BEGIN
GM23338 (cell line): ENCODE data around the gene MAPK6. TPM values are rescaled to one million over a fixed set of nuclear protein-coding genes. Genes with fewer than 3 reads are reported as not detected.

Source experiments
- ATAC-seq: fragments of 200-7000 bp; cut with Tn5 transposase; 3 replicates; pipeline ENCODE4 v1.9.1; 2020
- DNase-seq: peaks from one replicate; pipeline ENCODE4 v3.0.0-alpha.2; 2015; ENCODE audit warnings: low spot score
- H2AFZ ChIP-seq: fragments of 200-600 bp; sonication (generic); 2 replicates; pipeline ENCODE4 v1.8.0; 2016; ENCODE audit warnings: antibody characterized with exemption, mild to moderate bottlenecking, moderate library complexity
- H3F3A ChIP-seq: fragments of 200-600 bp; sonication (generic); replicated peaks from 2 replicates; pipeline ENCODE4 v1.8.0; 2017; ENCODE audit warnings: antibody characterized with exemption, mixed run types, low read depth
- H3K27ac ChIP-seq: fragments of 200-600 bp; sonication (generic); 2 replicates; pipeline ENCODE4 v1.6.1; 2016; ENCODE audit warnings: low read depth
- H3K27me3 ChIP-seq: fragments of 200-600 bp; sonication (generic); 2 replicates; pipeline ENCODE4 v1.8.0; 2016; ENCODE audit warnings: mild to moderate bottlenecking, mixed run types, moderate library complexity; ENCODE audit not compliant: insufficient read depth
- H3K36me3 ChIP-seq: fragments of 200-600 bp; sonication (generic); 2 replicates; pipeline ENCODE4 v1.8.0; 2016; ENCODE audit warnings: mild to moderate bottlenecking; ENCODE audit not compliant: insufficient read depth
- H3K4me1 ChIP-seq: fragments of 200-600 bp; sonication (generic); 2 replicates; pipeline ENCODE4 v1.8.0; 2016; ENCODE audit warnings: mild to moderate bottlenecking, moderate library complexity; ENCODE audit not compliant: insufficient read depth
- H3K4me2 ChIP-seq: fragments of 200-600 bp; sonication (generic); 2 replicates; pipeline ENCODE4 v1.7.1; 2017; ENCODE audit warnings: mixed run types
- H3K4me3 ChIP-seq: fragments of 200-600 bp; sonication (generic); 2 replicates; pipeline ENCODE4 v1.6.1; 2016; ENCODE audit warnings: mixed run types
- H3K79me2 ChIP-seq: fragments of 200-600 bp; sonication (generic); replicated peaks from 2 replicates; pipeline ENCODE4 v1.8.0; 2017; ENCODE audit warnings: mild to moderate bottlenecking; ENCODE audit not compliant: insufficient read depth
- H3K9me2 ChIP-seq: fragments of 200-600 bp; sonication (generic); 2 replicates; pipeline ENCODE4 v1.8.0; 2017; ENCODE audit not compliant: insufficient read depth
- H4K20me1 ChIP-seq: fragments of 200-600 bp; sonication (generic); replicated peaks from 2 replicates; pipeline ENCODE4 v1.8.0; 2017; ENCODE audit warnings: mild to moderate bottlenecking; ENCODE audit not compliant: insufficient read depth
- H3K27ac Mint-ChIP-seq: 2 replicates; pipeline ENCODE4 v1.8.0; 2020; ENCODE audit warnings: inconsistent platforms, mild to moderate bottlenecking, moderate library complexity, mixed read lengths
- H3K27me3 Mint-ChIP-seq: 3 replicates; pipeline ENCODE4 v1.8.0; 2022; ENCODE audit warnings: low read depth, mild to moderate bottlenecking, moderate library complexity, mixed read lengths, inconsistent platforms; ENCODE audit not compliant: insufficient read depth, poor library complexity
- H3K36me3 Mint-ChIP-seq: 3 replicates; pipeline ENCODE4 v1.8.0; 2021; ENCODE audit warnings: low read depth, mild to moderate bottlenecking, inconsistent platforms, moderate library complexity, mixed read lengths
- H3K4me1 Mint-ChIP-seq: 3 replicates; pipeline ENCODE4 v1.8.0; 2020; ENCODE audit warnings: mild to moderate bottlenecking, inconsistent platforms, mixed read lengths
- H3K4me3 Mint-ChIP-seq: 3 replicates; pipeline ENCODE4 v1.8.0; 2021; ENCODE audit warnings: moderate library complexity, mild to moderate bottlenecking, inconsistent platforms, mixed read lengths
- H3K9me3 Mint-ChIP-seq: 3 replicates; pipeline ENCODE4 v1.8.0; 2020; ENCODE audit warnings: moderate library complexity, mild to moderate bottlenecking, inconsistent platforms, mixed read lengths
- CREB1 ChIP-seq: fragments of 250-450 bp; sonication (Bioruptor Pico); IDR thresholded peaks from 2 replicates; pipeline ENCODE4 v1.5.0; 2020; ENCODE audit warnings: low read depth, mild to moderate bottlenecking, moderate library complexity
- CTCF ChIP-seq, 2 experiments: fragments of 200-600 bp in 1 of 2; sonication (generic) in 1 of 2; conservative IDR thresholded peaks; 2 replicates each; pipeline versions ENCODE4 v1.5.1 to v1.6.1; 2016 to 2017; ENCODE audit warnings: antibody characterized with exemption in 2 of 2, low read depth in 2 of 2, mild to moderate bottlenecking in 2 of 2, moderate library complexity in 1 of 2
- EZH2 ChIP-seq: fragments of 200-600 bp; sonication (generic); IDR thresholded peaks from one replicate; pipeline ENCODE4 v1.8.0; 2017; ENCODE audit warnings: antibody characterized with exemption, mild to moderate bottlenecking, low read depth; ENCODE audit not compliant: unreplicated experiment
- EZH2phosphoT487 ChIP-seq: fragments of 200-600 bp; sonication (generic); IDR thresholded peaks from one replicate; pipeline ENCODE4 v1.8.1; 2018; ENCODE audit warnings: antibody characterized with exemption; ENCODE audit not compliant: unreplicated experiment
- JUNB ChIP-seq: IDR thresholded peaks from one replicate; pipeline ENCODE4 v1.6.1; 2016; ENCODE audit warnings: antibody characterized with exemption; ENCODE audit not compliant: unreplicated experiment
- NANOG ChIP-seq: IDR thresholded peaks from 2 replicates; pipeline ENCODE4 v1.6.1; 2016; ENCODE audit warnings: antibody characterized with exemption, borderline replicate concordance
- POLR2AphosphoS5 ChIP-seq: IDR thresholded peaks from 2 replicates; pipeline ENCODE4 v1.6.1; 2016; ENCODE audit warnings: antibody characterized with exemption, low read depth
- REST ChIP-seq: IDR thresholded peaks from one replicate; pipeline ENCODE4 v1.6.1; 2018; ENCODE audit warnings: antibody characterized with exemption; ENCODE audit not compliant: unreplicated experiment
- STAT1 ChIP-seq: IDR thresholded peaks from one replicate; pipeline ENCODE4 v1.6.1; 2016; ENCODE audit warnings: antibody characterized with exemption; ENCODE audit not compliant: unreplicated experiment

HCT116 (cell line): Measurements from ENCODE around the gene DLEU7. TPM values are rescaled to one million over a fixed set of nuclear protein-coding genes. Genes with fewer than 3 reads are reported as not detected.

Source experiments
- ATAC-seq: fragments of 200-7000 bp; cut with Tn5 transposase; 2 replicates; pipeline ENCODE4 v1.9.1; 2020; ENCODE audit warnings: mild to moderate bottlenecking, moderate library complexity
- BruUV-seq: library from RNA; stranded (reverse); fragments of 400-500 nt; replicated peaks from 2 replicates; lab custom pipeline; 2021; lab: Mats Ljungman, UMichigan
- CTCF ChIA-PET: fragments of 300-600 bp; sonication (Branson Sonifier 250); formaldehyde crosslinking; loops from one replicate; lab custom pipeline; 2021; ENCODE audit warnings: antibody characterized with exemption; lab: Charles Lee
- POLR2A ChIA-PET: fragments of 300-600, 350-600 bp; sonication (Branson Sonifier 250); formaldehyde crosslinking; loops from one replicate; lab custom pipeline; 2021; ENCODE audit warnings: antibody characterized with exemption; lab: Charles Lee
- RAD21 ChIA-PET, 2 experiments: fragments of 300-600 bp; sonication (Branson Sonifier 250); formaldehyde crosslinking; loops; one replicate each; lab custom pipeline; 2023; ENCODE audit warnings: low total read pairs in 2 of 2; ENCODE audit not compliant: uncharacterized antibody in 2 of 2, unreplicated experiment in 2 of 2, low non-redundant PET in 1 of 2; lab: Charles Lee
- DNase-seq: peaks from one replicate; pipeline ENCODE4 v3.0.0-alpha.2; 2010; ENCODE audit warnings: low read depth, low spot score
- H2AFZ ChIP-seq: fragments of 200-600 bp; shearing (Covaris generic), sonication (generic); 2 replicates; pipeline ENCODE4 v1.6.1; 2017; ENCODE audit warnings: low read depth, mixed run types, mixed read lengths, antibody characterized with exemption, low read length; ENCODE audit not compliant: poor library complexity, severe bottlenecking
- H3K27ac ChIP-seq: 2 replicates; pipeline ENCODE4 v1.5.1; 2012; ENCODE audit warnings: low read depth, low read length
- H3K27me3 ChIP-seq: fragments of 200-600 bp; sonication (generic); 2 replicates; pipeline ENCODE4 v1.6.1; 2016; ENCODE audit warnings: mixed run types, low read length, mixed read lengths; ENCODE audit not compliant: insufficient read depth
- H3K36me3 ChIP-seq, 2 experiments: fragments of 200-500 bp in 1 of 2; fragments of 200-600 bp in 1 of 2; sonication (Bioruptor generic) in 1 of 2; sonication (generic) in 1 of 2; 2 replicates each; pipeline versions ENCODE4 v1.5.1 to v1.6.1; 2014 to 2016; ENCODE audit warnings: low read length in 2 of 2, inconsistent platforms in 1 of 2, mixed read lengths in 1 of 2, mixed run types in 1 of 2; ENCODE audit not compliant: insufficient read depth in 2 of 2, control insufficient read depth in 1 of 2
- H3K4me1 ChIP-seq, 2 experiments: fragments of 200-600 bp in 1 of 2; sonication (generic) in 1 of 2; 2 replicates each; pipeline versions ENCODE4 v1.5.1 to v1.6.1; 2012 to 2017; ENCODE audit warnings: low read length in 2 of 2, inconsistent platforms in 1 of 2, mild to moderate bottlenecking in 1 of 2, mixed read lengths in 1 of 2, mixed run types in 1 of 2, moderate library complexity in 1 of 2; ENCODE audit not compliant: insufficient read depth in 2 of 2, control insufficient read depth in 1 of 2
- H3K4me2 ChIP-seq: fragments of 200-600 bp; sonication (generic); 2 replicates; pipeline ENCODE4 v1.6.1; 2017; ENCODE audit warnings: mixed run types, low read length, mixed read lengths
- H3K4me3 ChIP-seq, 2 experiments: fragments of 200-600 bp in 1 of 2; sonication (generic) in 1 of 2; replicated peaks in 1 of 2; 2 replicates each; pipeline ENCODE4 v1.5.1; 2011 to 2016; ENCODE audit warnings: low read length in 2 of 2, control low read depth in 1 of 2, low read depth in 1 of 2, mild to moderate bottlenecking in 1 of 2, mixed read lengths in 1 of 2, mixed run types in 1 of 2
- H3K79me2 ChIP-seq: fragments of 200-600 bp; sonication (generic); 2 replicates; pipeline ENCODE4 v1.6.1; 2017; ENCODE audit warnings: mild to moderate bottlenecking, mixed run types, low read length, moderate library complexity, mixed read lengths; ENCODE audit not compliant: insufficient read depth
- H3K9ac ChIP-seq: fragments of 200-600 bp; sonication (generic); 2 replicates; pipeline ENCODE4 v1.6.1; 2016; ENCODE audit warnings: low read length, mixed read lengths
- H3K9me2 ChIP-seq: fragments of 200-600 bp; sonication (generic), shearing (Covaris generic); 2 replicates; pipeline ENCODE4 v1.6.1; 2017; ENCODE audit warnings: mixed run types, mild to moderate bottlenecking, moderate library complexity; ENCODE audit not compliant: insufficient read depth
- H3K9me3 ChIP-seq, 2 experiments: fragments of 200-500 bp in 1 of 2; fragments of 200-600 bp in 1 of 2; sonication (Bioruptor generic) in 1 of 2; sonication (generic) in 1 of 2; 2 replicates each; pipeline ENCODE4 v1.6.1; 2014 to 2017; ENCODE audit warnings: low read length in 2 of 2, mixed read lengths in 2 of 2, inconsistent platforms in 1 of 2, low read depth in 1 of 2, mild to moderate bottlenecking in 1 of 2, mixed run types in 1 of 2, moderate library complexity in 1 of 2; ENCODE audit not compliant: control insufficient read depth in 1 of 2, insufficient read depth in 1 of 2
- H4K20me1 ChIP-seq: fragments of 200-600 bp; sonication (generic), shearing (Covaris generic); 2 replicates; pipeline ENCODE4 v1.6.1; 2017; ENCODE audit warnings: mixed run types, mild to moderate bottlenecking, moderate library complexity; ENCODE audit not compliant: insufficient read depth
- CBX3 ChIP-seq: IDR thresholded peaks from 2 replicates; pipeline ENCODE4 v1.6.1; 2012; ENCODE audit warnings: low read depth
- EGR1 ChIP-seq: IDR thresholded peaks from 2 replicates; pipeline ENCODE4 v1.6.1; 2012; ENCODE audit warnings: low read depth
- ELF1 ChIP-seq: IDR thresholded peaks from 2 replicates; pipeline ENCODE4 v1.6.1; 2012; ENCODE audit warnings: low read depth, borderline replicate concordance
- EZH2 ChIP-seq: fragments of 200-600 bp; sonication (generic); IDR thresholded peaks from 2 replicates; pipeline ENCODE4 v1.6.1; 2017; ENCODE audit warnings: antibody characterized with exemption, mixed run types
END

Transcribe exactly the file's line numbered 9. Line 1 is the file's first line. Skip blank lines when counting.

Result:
- H3K36me3 ChIP-seq: fragments of 200-600 bp; sonication (generic); 2 replicates; pipeline ENCODE4 v1.8.0; 2016; ENCODE audit warnings: mild to moderate bottlenecking; ENCODE audit not compliant: insufficient read depth